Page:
Winnipeg Free Press - PRINT EDITION

Lessons from Brangelina

Dolls, it seems, are much more than child's play

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Angelina Jolie is known for her unconventional family, which includes three biological children with longtime partner Brad Pitt and adopted children from Cambodia, Ethiopia and Vietnam. Her multiracial and multicultural family has generated headlines, most notably when critics have felt the need to weigh in on her Ethiopian daughter Zahara's hair. Some challenged Jolie's ability to style and comb it, while others had a problem with her daughter wearing braided extensions.

But the Jolie-Pitt family should be commended for their efforts to be culturally conscious, particularly when it comes to their diverse brood. Pitt recently explained why he declined the role of a cruel slave owner in 12 Years a Slave, which his company produced, saying, "I didn't want my kids to see me in this role."

A recent photo of the Jolie-Pitt kids seems to reinforce that Jolie and Pitt may be more conscious of racial and cultural diversity than the average parent. The widely published photo captured the couple's biological daughter Vivienne carrying a black doll with short, tightly curled hair. This may not seem like a big deal but it is.

Dolls have long been a source of angst when it comes to the self-esteem of girls, particularly young girls of colour. The role of dolls in serving as symbols of beauty, racial stereotypes and racism is so significant, dolls played a key role in one of America's landmark civil rights cases, Brown v. Board of Education in 1954.

Psychologists Kenneth and Mamie Clark conducted experiments with black children, who were asked questions regarding which doll was bad or ugly and given an option between a black doll and white doll. Most children associated positive qualities with the white doll, and 63 per cent preferred playing with the white doll, leading the Clarks to conclude black children "indicate a clear-cut preference for white and some of them evidence emotional conflict when requested to indicate a colour preference. It is clear that the Negro child, by the age of 5, is aware of the fact that to be coloured in contemporary American society is a mark of inferior status. A child accepts as early as 6, 7 or 8 the negative stereotypes about his own group."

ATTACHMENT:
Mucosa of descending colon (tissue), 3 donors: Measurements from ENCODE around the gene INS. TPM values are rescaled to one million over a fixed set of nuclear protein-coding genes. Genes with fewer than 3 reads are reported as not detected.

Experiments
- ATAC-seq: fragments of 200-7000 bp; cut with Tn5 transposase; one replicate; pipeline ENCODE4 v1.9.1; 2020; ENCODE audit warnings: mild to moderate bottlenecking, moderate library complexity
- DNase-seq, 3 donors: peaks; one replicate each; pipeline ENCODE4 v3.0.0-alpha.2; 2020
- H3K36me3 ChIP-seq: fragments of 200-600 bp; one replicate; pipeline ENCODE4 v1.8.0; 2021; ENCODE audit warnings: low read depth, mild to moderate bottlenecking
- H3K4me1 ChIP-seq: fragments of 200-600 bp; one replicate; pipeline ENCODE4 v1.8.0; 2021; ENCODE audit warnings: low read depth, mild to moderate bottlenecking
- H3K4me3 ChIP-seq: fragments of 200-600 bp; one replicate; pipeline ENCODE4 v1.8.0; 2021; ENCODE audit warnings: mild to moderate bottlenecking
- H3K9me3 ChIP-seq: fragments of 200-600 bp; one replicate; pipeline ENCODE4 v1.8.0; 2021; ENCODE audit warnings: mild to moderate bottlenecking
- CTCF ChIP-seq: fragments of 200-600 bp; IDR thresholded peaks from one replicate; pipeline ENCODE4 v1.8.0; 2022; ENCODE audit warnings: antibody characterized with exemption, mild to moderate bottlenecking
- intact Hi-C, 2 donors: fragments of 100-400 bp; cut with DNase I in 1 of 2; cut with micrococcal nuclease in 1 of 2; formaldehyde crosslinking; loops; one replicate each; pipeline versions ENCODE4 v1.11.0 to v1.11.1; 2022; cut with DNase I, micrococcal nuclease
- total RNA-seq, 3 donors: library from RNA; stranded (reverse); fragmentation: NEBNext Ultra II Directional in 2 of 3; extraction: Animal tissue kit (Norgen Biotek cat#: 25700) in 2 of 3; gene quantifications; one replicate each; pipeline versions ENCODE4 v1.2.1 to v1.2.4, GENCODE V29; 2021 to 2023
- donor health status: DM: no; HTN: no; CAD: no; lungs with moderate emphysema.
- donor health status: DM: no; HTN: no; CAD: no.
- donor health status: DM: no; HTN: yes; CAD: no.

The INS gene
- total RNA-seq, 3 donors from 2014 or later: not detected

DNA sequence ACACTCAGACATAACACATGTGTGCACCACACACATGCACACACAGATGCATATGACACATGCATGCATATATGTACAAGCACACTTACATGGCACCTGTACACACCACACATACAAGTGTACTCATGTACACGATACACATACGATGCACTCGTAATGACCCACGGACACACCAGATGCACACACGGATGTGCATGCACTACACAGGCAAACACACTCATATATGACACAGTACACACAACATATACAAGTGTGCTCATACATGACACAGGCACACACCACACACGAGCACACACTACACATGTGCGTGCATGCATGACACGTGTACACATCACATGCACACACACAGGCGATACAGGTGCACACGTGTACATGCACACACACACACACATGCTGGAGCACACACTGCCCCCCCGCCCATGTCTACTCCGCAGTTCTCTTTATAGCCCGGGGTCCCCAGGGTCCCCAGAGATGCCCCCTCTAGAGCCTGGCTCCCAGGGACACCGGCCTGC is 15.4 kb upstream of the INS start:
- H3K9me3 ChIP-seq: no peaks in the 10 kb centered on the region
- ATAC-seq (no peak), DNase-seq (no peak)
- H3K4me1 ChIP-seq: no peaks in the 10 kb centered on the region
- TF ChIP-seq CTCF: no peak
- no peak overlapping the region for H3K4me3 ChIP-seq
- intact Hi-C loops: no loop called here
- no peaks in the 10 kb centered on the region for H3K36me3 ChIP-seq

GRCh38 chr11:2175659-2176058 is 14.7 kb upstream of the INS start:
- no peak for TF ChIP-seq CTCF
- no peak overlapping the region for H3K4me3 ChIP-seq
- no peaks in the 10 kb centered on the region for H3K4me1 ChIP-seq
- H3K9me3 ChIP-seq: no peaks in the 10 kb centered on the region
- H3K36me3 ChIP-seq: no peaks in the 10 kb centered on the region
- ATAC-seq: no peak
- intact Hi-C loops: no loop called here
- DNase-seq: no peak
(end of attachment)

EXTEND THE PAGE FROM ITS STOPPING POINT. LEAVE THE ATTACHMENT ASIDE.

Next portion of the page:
Six decades later, the experiment was revisited. When 19 black children, ranging from age 5 to 9, were asked which doll was nice, according to Good Morning America, "Sixty years ago, 56 per cent of the children chose the white doll. The majority of our kids chose black or both and 32 per cent chose the white doll," an improvement, or so it seemed. But those administering the experiment say some of the black girls still struggled to see positive qualities in the black dolls. "Second-grader Jamya Atkins, 7, picked the white doll as soon as she sat down and before the questions began. She said the white doll was shiny and the black doll was frowning. Nayomi McPeters, a seven-year-old second-grader, said the black doll was the ugly doll 'because sometimes this one has its feet like a monkey.' "

As a testament to how sensitive the issue of doll colour remains, particularly for black girls, rapper Ludacris' longtime companion, Eudoxie, faced heavy criticism for publishing photos of toys she was planning to distribute in Africa, which included many white dolls. A number of black Americans deemed such gifts damaging to the self-esteem and identity of African children.

When asked about Jolie's daughter playing with a black doll and whether it is culturally significant, Jeff Gardere, a psychologist who has treated children, said black children playing with white dolls can have a negative impact on their self-esteem, but when it comes to white children playing with black dolls, "I think that's an amazing thing, because it has an opposite effect." He explained "white is still considered to be a preferential colour and preferential status in our society, so to put a white doll with a black child will have a negative impact for most black children but to put a black doll for a white child might make that white child more sympathetic to or more open to having a black person in their lives and loving and respecting black people."

He concluded, "I think it's a courageous thing (Jolie has) done. I'd like to see more of that happening."

Keli Goff is The Root's

special correspondent.

-- Washington Post-Bloomberg

Republished from the Winnipeg Free Press print edition December 1, 2013 A2

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